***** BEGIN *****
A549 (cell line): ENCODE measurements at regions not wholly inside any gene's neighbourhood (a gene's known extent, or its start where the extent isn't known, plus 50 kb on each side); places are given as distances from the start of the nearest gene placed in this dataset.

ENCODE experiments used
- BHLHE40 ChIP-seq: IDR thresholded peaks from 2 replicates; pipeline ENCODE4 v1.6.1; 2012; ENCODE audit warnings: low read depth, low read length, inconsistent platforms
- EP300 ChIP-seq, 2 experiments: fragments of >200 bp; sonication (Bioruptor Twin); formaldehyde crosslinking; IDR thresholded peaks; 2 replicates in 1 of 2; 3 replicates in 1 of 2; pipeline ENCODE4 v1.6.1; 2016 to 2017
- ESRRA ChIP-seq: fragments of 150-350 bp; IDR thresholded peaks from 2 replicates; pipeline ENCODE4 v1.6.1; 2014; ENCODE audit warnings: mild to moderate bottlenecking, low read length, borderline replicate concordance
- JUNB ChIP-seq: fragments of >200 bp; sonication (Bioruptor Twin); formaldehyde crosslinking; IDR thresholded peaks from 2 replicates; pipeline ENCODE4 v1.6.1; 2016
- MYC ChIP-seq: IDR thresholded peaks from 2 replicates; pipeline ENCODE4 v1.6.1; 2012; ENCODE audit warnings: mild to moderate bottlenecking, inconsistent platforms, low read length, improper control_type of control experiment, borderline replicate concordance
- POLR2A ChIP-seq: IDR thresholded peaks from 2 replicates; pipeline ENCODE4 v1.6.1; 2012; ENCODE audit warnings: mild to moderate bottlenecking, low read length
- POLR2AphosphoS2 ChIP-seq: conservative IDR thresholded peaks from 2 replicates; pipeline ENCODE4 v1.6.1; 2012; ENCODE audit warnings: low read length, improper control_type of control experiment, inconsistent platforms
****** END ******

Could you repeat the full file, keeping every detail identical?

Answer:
A549 (cell line): ENCODE measurements at regions not wholly inside any gene's neighbourhood (a gene's known extent, or its start where the extent isn't known, plus 50 kb on each side); places are given as distances from the start of the nearest gene placed in this dataset.

ENCODE experiments used
- BHLHE40 ChIP-seq: IDR thresholded peaks from 2 replicates; pipeline ENCODE4 v1.6.1; 2012; ENCODE audit warnings: low read depth, low read length, inconsistent platforms
- EP300 ChIP-seq, 2 experiments: fragments of >200 bp; sonication (Bioruptor Twin); formaldehyde crosslinking; IDR thresholded peaks; 2 replicates in 1 of 2; 3 replicates in 1 of 2; pipeline ENCODE4 v1.6.1; 2016 to 2017
- ESRRA ChIP-seq: fragments of 150-350 bp; IDR thresholded peaks from 2 replicates; pipeline ENCODE4 v1.6.1; 2014; ENCODE audit warnings: mild to moderate bottlenecking, low read length, borderline replicate concordance
- JUNB ChIP-seq: fragments of >200 bp; sonication (Bioruptor Twin); formaldehyde crosslinking; IDR thresholded peaks from 2 replicates; pipeline ENCODE4 v1.6.1; 2016
- MYC ChIP-seq: IDR thresholded peaks from 2 replicates; pipeline ENCODE4 v1.6.1; 2012; ENCODE audit warnings: mild to moderate bottlenecking, inconsistent platforms, low read length, improper control_type of control experiment, borderline replicate concordance
- POLR2A ChIP-seq: IDR thresholded peaks from 2 replicates; pipeline ENCODE4 v1.6.1; 2012; ENCODE audit warnings: mild to moderate bottlenecking, low read length
- POLR2AphosphoS2 ChIP-seq: conservative IDR thresholded peaks from 2 replicates; pipeline ENCODE4 v1.6.1; 2012; ENCODE audit warnings: low read length, improper control_type of control experiment, inconsistent platforms